Lib Dem, Labour, or none of the above: On the campaign trail in Sheffield's most marginal constituency
'Will you be voting in the by-election?' 'F*** that'
By Dan Hayes
There is a reason elections don’t normally take place in January. As I walk down Oldfield Road in Stannington ahead of the council by-election due to take place here next Thursday, an icy wind cuts through me. According to the weather forecast, temperatures today will reach a high of just four degrees. Political reporters often talk about ‘taking the temperature’ of a seat ahead of a key election. Maybe they wouldn’t if it was always this cold.
A by-election taking place here in January wouldn’t usually attract much attention. But with a general election possibly just months away, there are more eyes on the contest than usual. Stannington is in the constituency of Sheffield Hallam, the only seat in the UK which is a straight fight between Labour and the Lib Dems. For years, Hallam was a Lib Dem stronghold, until Nick Clegg unexpectedly lost in 2017. Labour were widely expected to lose it during the general election of 2019, but current MP Olivia Blake won by 700 votes. At the next general election, the Lib Dems would love to take it back.
Stannington remains a Lib Dem stronghold on the council, with all three councillors for the area being drawn from the party until Vickie Priestley’s death in November triggered this by-election. But that hasn’t always been the case. In the 90s, prior to some local boundary changes, Labour held a handful of council seats in the area, and in 2011 they came within just five votes of winning here. Yet in the last local elections, they were more than 1,500 votes behind. If Labour want a big majority at the next general election, they need to be doing substantially better here — and in other places like this.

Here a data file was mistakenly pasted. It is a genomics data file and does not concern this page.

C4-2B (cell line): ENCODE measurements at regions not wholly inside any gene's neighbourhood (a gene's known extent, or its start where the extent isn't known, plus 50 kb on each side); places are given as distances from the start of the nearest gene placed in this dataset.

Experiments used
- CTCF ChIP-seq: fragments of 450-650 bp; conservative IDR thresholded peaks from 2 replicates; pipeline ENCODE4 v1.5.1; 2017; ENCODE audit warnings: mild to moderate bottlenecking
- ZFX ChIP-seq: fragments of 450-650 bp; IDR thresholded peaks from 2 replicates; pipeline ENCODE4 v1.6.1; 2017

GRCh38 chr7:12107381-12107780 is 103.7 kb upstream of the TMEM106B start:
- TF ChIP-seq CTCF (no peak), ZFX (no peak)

A quick walk round is all it takes to realise Stannington isn’t exactly in the grip of election fever. I can’t see any posters or placards up in people’s windows or gardens, and several people I speak to seem surprised to hear there’s an election taking place at all. But that isn’t to say people don’t have strong views. After speaking to residents over a few hours, their main concerns could be summed up in two words: trouble and transport.
A friendly shop assistant at Stannington News tells me crime, drugs and anti-social behaviour are the area’s main problems. “There are a lot of issues in this area, but you only ever see these councillors at election time,” he says. “At night, Deer Park flats turn into the wild, wild west.” He adds that these problems have only been made worse by the fact that the council gave the shop next door a 24-hour alcohol licence, while it feels like the police have given up. As we’re chatting, a customer comes in. “Will you be voting in the by-election, Jamie?” the shop assistant asks. “Fuck that,” comes the reply.